Electrical
Formulas,
Power Calculations, Symbols and Equations 



One
Ohm
= The resistance of a
column of mercury (At the
temperature of melting ice) of a
uniform cross section of one square
millimeter and a length of 106.30
centimeters. 
One Volt
= The electromotive force
which produces a current of one
ampere when steadily applied to a
conductor the resistance of which is
one Ohm. 
One
Ampere
= The current which when
passed through a solution of nitrate
of silver in water in accordance
with certain specifications,
deposits silver at the rate of
0.001118+ of a gram per second. 
One
Watt
= The power expended by a
current of one Ampere in a
resistance of one Ohm. 
One
Coulomb = The
quantity of electricity transferred
by a current of one Ampere in one
second. 
One
Farad
= The capacity of a
condenser in which a potential
difference of one volt causes it to
have a charge of one Coulomb of
electricity. 
One Henry
= The inductance in a
circuit in which the electromotive
force induced is one volt when the
inducing current varies at the rate
of one Ampere per second. 
One Joule
= The energy expended in
one second by a flow of one Ampere
in one Ohm. 
The
GramCalorie is the
energy required to raise one gram of
water one degree centigrade in
temperature. One gram calorie
is very nearly equal to 4.18 Joules. 
The
AmpereHour is the
quantity of electricity transferred
by a current of one ampere in
one hour, and is therefore equal to
3600 Coulombs. 
The
Circular
Mil is the unit of
crosssection used in the American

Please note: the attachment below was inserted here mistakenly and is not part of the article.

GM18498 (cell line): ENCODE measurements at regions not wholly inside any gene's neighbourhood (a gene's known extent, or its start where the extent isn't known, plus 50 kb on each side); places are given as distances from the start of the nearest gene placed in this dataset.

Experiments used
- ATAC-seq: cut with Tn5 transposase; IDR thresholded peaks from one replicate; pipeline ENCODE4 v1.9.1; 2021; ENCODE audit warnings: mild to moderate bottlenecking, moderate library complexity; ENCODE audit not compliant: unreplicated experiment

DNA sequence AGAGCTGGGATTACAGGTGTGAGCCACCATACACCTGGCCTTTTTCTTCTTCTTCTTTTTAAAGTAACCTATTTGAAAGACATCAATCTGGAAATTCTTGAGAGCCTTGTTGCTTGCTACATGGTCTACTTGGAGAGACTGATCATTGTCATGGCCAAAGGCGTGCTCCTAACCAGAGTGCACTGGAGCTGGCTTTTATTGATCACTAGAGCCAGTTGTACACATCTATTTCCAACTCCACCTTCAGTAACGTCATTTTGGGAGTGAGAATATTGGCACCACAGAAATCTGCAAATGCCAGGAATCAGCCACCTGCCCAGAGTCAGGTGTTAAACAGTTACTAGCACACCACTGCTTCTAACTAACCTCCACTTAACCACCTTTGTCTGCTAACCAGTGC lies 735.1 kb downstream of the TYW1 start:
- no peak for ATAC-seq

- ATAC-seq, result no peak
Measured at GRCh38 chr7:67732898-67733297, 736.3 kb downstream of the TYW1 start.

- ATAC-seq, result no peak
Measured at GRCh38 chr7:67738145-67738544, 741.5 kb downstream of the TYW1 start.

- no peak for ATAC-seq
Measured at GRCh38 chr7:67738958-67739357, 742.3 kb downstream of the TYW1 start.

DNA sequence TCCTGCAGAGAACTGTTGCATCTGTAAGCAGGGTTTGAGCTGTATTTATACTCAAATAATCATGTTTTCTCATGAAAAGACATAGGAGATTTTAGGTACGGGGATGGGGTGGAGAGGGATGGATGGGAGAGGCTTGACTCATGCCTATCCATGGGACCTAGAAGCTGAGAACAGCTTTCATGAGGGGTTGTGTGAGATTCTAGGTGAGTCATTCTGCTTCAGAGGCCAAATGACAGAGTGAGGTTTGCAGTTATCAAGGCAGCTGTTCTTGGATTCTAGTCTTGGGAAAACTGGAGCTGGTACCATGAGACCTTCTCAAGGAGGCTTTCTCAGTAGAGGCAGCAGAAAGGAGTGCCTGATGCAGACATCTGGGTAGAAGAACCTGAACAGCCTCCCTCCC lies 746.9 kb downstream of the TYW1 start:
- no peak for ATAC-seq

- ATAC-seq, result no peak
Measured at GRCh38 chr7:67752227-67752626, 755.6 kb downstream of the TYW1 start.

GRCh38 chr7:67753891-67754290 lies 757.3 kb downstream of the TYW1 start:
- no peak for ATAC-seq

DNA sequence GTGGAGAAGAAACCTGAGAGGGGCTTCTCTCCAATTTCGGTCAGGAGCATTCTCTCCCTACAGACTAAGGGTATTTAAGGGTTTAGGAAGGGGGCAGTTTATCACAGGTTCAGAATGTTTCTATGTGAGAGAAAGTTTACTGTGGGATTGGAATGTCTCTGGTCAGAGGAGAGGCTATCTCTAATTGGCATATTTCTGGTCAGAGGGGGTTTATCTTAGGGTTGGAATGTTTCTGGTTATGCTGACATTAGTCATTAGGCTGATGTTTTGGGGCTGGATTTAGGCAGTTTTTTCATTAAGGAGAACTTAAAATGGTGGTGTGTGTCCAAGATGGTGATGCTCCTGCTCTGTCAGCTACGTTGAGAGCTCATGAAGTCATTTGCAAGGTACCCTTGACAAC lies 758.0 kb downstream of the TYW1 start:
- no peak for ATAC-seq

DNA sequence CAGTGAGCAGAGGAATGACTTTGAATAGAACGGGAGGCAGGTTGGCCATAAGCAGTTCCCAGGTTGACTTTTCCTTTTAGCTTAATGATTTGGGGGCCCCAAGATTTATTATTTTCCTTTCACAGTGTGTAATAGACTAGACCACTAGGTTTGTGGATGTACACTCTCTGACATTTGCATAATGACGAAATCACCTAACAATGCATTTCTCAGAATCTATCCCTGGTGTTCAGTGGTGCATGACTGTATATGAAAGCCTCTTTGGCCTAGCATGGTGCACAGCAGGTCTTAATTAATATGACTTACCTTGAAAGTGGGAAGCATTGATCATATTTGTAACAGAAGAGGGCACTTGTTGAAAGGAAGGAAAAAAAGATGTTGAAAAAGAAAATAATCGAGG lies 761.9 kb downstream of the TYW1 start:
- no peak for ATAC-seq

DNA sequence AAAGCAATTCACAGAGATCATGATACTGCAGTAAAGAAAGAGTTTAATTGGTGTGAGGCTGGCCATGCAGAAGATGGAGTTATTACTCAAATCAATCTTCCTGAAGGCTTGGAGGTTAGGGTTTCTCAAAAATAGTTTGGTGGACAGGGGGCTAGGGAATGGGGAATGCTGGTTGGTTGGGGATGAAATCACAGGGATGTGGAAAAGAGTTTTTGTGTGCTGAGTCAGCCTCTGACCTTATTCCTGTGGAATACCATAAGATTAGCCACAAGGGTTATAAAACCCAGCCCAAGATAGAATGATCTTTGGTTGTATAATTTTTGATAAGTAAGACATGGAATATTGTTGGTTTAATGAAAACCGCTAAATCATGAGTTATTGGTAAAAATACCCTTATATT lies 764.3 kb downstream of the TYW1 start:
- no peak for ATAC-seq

Wire Gauge. The term "Mil"
means one thousandth of an inch
(0.001 inch). It is the area
of a circular wire having a diameter
of one Mil. 
The
Square
Mil is the area of a
square each side of which is one Mil
(0.001 inch). The area of a
square Mil is 0.000001 square
inches. 
The
Circular
MilFoot is a unit
circular conductor one foot in
length and one Mil in diameter.
The resistance of such a unit of
copper has been found experimentally
to be 10.37 ohms at 20 degrees
Celsius. 
The BTU
or British Thermal Unit is
a unit of heat energy and is defined
as the amount of heat necessary to
raise the temperature of one pound
of water one degree Fahrenheit. 
The
Horsepower is equal
to 746 Watts. 



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I
= Current in Amperes 
E
= Volts 
R
= Resistance in Ohms 
P
or
W
= power in Watts 
KW
= Power in Kilowatts 
1KW
= 1,000 watts 
VA
= Apparent Power in
VoltAmperes 
KVA
= apparent power in
KilovoltAmperes 
HP
= Output Power in number of
Horsepower. One
horsepower equals 746 watts 
EFF
= Efficiency, expressed in a
decimal fraction (output
divided by input) 
PF
= Power Factor expressed in
a decimal fraction, the
ratio of true power (P, W,
or KW) divided by apparent
power (VA or KVA) 






Formulae
for SinglePhase AC circuits 

I
= VA ÷ E
Amps equals voltamperes,
divided by volts 
I
= 1,000 x KVA ÷ E
Amps equals one thousand,
times kilovoltamperes,
divided by volts 
I
= W ÷ E x PF
Amps equals watts, divided
by volts, times power factor 
I
= 1,000 x KW ÷ E x PF
Amps equals one thousand,
times kilowatts, divided by
volts, times power factor 
I
= 746 x HP ÷ E x PF x
EFF
Amps equals 746, times
horsepower, divided by
volts, times power factor,
times efficiency 

P
= E x I x PF
Power equals volts, times
amps, times power factor 
VA
= I x E
Voltamperes equals amps,
times volts 
KW
= E x I x PF ÷ 1,000
Kilowatts equals volts,
times amps, times power
factor, divided by 1000 
KVA
= I x E ÷ 1,000
Kilovoltamperes equals
amps, times volts, divided
by 1000 
HP
= I x E x PF x EFF ÷
746
Horsepower equals amps,
times volts, times power
factor, times efficiency,
divided by 746 
Page
Top 






P
= Watts
E
= Volts
I
= Amps
R
= Ohms












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Updated December 13, 2015


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